• The recent issues faced by UNAIDS programme that threatened its very existence and its affliction on global AIDS response.

What is UNAIDS?

  • Joint United Nations Programme on HIV and AIDS (UNAIDS) is an innovative joint venture of the United Nations family which brings together the efforts and resources of 11 UN system organizations to unite the world against AIDS. These are UNHCR, UNICEF, WFP, UNDP, UNFPA, UNODC, the ILO, UNESCO, WHO and the World Bank.
  • The UNAIDS is the main advocate for accelerated, coordinated and comprehensive global action on the HIV/AIDS epidemic.
  • UNAIDS is established in the year of 1994 and has its headquarters at Geneva (Switzerland), where it shares some site facilities with the World Health Organization (WHO). It is also a member of the United Nations Development Group.

Mission of UNAIDS:

  • The mission of UNAIDS is to lead, strengthen and support an expanded response to HIV and AIDS that includes preventing HIV transmission, providing support and care to those already living with the virus, reducing the vulnerability of individuals and communities to HIV and alleviating the impact of the epidemic.
  • UNAIDS seeks to prevent the HIV/AIDS epidemic from becoming a severe pandemic.
  • The main goals of UNAIDS include – advocacy and leadership for effective actions against this deadly disease; technical support and strategic information for guiding efforts against HIV; strategic partnership development and engagement of civil society; resource mobilization for supporting an effective response, etc.

Major steps taken by UN towards alleviation of AIDS:

  • UNAIDS since its establishment in 1994 has been able to successfully mobilise world opinion to mount an exceptional response to an epidemic which has consumed over 20 million lives with still no effective treatment or cure.
  • The UN General Assembly Special Session (UNGASS) 2001 was a game changer with the adoption of a political resolution that itself was exceptional in many ways.
  • The creation of a Global Fund to Fight AIDS, Tuberculosis and Malaria (GFATM) and the slashing of prices of AIDS drugs by Indian generics have brought treatment within the reach of many countries.
  • Today some 22 million people are under antiretroviral therapy (ART) and preventing mother to child transmission of HIV has become an achievable goal by 2020.
  • The organisation has provided leadership to many countries which in 10 years (2001-2010) could halt the epidemic and reverse the trend.

Fallbacks in Elimination of Aids Epidemic:


  • Regions such as eastern Europe and Central Asia and West Asia are nowhere near reaching that goal, with many countries such as Russia witnessing a raging epidemic among drug users and men who have sex with men (MSM) communities.
  • With the top leadership in UNAIDS exhorting countries to bring AIDS “out of isolation” and integrate with health systems, the political leadership in many countries have thought that AIDS is no more a challenge.


  • There has been the thinking that the AIDS epidemic can simply be treated away by saturating antiretroviral therapy (ART) coverage.
  • It is forgotten that AIDS affects the poor, the marginalised and criminalised communities disproportionately as they face challenges in accessing the ‘test and treat’ programmes.


  • The ever-increasing number of young people who are joining the ranks of vulnerable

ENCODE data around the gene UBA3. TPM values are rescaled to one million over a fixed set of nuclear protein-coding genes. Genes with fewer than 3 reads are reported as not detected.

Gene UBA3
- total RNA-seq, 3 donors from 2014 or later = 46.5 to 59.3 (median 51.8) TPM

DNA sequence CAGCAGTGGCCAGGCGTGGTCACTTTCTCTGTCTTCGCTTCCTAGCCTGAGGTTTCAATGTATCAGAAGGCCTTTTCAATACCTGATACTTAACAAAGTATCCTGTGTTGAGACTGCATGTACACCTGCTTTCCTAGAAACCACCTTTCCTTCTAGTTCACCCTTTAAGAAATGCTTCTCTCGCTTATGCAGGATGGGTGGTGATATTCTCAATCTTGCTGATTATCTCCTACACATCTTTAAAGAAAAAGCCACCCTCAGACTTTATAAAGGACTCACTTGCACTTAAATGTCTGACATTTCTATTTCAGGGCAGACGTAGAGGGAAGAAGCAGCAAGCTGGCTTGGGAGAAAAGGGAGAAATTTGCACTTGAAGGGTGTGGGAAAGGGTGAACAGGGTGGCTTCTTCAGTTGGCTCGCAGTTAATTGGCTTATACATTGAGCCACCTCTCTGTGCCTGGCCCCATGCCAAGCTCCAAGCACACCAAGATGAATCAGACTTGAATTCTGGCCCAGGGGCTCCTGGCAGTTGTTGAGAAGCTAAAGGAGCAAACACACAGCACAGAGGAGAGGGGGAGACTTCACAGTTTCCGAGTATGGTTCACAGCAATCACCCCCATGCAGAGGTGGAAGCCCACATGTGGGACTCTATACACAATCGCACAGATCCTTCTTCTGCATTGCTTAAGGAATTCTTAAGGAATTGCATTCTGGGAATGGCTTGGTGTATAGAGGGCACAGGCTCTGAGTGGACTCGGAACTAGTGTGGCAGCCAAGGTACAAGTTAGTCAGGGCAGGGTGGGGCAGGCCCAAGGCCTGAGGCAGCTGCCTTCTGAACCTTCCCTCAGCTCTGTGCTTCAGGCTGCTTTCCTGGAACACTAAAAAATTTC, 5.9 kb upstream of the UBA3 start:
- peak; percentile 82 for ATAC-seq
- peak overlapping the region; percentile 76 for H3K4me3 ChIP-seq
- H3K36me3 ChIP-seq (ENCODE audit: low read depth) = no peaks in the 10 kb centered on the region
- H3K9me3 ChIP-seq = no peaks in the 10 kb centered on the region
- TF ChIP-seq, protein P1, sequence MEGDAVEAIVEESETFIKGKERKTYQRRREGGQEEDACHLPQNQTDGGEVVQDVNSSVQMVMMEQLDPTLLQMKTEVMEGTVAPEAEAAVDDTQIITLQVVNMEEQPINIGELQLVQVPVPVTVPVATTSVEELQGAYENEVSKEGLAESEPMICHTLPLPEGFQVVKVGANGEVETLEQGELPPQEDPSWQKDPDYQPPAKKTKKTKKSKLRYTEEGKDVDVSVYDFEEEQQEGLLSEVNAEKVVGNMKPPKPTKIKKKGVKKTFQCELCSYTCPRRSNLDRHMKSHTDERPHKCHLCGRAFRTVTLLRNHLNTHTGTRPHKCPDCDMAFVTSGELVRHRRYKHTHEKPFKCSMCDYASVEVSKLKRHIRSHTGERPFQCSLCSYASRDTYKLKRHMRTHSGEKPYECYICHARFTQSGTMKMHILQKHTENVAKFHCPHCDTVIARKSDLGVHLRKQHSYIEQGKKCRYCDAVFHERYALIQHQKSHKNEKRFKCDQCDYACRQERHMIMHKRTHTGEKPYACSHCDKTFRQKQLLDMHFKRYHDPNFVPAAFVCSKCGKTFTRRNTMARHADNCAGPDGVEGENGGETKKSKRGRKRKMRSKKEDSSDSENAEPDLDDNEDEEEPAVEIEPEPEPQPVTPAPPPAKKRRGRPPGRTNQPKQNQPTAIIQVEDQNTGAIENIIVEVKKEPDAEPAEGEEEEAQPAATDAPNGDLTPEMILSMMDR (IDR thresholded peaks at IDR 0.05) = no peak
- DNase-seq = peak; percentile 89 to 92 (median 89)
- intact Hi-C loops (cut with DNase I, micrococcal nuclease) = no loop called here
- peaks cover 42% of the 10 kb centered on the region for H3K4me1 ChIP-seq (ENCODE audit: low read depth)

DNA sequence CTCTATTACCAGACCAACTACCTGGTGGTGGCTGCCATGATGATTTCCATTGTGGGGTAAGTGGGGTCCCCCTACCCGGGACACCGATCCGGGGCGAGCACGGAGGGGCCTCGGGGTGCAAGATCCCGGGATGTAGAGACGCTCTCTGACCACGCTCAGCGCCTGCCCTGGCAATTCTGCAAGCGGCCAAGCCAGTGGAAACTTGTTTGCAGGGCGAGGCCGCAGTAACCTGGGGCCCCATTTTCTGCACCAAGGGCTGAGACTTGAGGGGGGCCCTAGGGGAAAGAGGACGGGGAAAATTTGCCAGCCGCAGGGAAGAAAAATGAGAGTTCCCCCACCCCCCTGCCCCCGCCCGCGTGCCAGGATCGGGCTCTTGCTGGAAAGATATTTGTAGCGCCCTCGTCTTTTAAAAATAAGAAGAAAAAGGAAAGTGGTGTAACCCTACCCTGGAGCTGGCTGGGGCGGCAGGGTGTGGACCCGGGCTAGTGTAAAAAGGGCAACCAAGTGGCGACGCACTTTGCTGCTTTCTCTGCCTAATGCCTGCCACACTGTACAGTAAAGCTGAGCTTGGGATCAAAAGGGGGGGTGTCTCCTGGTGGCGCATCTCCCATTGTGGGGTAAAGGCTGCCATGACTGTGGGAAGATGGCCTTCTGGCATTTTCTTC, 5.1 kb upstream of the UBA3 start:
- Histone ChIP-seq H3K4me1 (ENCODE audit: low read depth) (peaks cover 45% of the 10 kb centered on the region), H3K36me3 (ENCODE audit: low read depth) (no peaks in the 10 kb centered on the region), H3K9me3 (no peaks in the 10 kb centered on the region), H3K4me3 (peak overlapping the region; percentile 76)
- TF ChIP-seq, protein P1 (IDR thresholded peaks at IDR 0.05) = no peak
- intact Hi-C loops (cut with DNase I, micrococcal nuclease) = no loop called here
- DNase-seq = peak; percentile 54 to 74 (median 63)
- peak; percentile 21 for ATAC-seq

• populations do not get prevention messages like in the past.
  • National programmes do not any more consider condoms, sexual education and drug harm reduction as central to the prevention of HIV transmission that results from unprotected sex and drug use.


  • Funding for nongovernmental organisations and community-based organisations working on prevention has virtually dried up.


  • Third has been the weakening of country leadership of UNAIDS in many high prevalence countries. Senior country level positions are, in many instances, held by people who do not possess the core competence to constructively engage political leadership to undertake legal reforms and provide access to services to marginalised populations.


  • But the biggest setback has been the lost voice of vulnerable communities which was the main driving force of AIDS response.
  • Activism surrounding AIDS has suddenly fizzled out emboldening many countries, especially in Africa, to further stigmatise and discriminate by enacting new laws that criminalise vulnerable sections of society.


  • The charges against one of the senior most staff and his exit from the organisation have seriously compromised UNAIDS at a time when the global response needs its leadership the most.
  • There are even suggestions that AIDS should go back to the World Health Organisation (WHO) where it originally belonged to some 25 years ago.

Way Ahead:

  • Since ending AIDS is also an integral part of the Sustainable Development Goals (SDGs), The lessons learned in responding to HIV will play an instrumental role in the success of many of the SDGs, notably SDG 3, good health and well-being, and the goals on gender equality and women’s empowerment, reduced inequalities, global partnerships and just, peaceful and inclusive societies.
  • With 1.7 million new infections and one million deaths occurring every year, we can’t afford to drop the ball half way. The commitment to end AIDS by 2030 is ambitious but not impossible to achieve.
  • What we need is a reenergised UNAIDS with a strong and fearless leadership from a person of high integrity and commitment along with a sincere effort to remove the deadwood from the organisation.
  • The new executive director should take up the unenviable task of not just restoring the credibility and relevance of the organisation but strengthening its presence at country level and making it more meaningful to the communities which look to it for leadership.
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